That was over 15 years ago in an indoor heated pool.

gtoomey
  #5  
Old December 24th 04, 08:24 AM
Martin W. Smith
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"RECNEPS" wrote:

I am a basketball player by trade, but love to run and swim to get in
shape.
Now that the years have stacked up on me, running is hard on the knees,
therefore,
swimming is the alternative. Is it truly possible to lose substantial
weight (fat)
from swimming, Ive been told that weight loss may be minimal because of
the water temperature dampening any true calories burned.


Water temperature can't hinder burning of calories from exercise. The
temperature has nothing to do with that. The work performed requires a
specific amount of energy, and enough calories will be burned to
produce that energy regardless of the water temperature.

On the other hand, if the water temperature is low, it will cause your
body to shiver, causing you to burn *more* calories.

If weight
loss is possible, how long and how strong (hours and speed) should be
administered.
Thanks in advance for all my swimmmers out there.


About an hour a day, say 3000 meters, some easy, some hard, combined
with eating fewer calories. In particular, eliminate all refined sugar
and flour.

  #6  
Old December 24th 04, 07:39 PM
Dave
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On 23 Dec 2004 12:00:13 -0800, "RECNEPS" wrote:

I am a basketball player by trade, but love to run and swim to get in
shape.
Now that the years have stacked up on me, running is hard on the knees,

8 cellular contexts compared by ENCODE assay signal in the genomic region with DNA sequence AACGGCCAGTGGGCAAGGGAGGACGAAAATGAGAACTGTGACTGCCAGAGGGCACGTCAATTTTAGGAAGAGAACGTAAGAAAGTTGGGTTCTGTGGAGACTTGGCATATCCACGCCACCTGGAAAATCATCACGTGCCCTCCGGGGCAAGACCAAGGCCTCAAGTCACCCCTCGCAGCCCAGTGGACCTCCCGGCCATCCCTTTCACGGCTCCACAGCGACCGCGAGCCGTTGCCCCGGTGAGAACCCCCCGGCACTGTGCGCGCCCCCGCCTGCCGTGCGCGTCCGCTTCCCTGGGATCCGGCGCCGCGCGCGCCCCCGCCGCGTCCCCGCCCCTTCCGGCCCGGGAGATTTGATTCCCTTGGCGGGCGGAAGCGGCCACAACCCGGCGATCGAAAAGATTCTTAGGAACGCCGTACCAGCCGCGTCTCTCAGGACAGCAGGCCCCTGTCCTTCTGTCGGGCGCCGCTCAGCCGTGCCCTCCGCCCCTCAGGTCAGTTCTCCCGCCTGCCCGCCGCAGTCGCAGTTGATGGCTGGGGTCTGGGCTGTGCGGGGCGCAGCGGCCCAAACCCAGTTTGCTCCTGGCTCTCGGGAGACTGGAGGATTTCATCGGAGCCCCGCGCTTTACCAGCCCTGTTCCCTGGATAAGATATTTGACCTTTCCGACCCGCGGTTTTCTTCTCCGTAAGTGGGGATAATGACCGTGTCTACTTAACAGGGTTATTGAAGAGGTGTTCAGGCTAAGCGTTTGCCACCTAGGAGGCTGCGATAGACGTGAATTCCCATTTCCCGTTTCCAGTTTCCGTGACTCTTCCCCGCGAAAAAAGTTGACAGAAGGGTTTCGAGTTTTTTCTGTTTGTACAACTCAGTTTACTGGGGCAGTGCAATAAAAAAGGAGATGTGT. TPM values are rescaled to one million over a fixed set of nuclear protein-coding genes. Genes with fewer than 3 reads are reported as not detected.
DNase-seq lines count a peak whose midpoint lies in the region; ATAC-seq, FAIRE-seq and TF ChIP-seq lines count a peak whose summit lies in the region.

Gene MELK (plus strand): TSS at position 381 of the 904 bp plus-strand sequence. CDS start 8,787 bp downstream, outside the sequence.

therefore,
swimming is the alternative. Is it truly possible to lose substantial
weight (fat)
from swimming, Ive been told that weight loss may be minimal because of
the water temperature dampening any true calories burned. If weight
loss is possible, how long and how strong (hours and speed) should be
administered.
Thanks in advance for all my swimmmers out there.


Learnt to swim 6 months ago at the age of 44 and have lost at least
14lbs and according to my girlfriend my whole body has changed for the
better. Coupled with sensible eating though I wonder if my technique
has anything to do with it! ;-)

Dave
  #7  
Old December 25th 04, 05:43 AM
Jason O'Rourke
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jtaylor wrote:
Swimming for your purpose is intrinsically no better, nor any worse, than
any other form of exercise.

There is no magic in fat or weight loss - all that's required is that you
use more calories than you consume.


It is inherently inferior to running for weight loss because the hourly
caloric burn is signficantly lower. This is largely in the difference of
suspended weight in the water. You have to swim pretty hard to get the HR
and calorie usage up in the vicinity.

On the other side is the impact column. It does the guy no good if he gets
hurt running and instead is burning 0 calories. Though injuries can happen
to (really) high volume swimmers, it looks far less common than for the daily
runners. Cycling also offers this advantage and would be good to match with
the pool time.
--
Jason O'Rourke www.jor.com
  #8  
Old December 25th 04, 06:10 PM
jtaylor
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"Jason O'Rourke" wrote in message
...
jtaylor wrote:
Swimming for your purpose is intrinsically no better, nor any worse, than
any other form of exercise.

There is no magic in fat or weight loss - all that's required is that you
use more calories than you consume.


It is inherently inferior to running for weight loss because the hourly
caloric burn is signficantly lower.


No true. There are studies that show swimming has a higher energy cost per
unit time than running, when both are at maximal effort levels.. The rate
of is of course, all dependant of the work rate of the person doing the
exercise.

The truth is that the person who wishes to burn more calories than they